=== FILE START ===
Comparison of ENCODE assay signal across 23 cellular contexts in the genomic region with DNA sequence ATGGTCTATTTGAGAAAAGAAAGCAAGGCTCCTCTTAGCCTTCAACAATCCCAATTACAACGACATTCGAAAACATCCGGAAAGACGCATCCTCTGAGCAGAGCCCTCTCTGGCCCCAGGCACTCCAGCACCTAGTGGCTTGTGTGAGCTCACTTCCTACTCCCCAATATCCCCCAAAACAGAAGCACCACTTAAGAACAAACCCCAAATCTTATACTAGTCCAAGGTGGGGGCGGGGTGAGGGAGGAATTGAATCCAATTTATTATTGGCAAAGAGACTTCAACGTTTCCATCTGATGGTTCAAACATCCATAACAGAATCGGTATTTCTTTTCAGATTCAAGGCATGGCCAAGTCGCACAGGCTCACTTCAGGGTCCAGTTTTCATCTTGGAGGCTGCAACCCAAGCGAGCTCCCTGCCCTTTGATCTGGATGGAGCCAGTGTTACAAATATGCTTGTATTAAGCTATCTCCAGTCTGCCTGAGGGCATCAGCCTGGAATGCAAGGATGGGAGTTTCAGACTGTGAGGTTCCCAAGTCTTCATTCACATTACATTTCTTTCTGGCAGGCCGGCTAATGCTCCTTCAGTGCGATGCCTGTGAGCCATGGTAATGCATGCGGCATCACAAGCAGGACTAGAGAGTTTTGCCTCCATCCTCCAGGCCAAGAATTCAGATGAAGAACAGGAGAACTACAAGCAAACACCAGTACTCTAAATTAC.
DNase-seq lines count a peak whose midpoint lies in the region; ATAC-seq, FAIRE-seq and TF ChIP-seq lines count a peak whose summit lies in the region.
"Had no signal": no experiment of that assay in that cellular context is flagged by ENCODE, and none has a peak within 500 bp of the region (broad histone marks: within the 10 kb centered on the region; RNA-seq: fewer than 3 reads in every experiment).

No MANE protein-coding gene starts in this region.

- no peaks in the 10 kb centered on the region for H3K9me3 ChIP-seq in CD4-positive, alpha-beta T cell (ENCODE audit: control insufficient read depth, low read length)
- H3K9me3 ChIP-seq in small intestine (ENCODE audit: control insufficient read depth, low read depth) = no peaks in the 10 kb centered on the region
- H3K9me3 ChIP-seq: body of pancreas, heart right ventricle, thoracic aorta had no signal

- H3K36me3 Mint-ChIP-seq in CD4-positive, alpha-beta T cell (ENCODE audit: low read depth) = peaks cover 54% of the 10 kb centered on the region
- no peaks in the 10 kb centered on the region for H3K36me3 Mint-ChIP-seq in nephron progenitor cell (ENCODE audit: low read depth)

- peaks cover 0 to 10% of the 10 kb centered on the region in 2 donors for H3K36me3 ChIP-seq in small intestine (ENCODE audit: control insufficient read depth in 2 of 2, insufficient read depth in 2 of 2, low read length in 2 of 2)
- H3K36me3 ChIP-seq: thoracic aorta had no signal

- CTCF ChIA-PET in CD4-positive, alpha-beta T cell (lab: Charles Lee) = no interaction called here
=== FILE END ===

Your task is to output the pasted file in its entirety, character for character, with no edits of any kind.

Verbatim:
Comparison of ENCODE assay signal across 23 cellular contexts in the genomic region with DNA sequence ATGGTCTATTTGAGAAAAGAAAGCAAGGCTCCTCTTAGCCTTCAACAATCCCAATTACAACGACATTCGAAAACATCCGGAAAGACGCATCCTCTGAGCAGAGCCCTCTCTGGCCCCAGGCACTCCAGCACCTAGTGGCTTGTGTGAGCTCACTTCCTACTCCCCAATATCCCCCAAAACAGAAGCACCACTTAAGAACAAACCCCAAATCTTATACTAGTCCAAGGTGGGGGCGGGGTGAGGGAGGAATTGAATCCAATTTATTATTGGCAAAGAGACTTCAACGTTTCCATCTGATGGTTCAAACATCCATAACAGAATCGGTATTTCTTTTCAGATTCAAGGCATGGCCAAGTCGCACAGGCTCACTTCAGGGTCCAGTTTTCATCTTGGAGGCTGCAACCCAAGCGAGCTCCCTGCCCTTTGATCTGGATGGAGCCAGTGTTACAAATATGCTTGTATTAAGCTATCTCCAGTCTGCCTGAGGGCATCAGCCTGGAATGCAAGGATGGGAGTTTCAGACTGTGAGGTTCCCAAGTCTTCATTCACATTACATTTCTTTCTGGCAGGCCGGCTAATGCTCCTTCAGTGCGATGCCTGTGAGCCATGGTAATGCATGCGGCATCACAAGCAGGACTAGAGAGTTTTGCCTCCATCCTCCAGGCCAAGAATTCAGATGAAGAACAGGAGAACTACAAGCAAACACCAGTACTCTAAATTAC.
DNase-seq lines count a peak whose midpoint lies in the region; ATAC-seq, FAIRE-seq and TF ChIP-seq lines count a peak whose summit lies in the region.
"Had no signal": no experiment of that assay in that cellular context is flagged by ENCODE, and none has a peak within 500 bp of the region (broad histone marks: within the 10 kb centered on the region; RNA-seq: fewer than 3 reads in every experiment).

No MANE protein-coding gene starts in this region.

- no peaks in the 10 kb centered on the region for H3K9me3 ChIP-seq in CD4-positive, alpha-beta T cell (ENCODE audit: control insufficient read depth, low read length)
- H3K9me3 ChIP-seq in small intestine (ENCODE audit: control insufficient read depth, low read depth) = no peaks in the 10 kb centered on the region
- H3K9me3 ChIP-seq: body of pancreas, heart right ventricle, thoracic aorta had no signal

- H3K36me3 Mint-ChIP-seq in CD4-positive, alpha-beta T cell (ENCODE audit: low read depth) = peaks cover 54% of the 10 kb centered on the region
- no peaks in the 10 kb centered on the region for H3K36me3 Mint-ChIP-seq in nephron progenitor cell (ENCODE audit: low read depth)

- peaks cover 0 to 10% of the 10 kb centered on the region in 2 donors for H3K36me3 ChIP-seq in small intestine (ENCODE audit: control insufficient read depth in 2 of 2, insufficient read depth in 2 of 2, low read length in 2 of 2)
- H3K36me3 ChIP-seq: thoracic aorta had no signal

- CTCF ChIA-PET in CD4-positive, alpha-beta T cell (lab: Charles Lee) = no interaction called here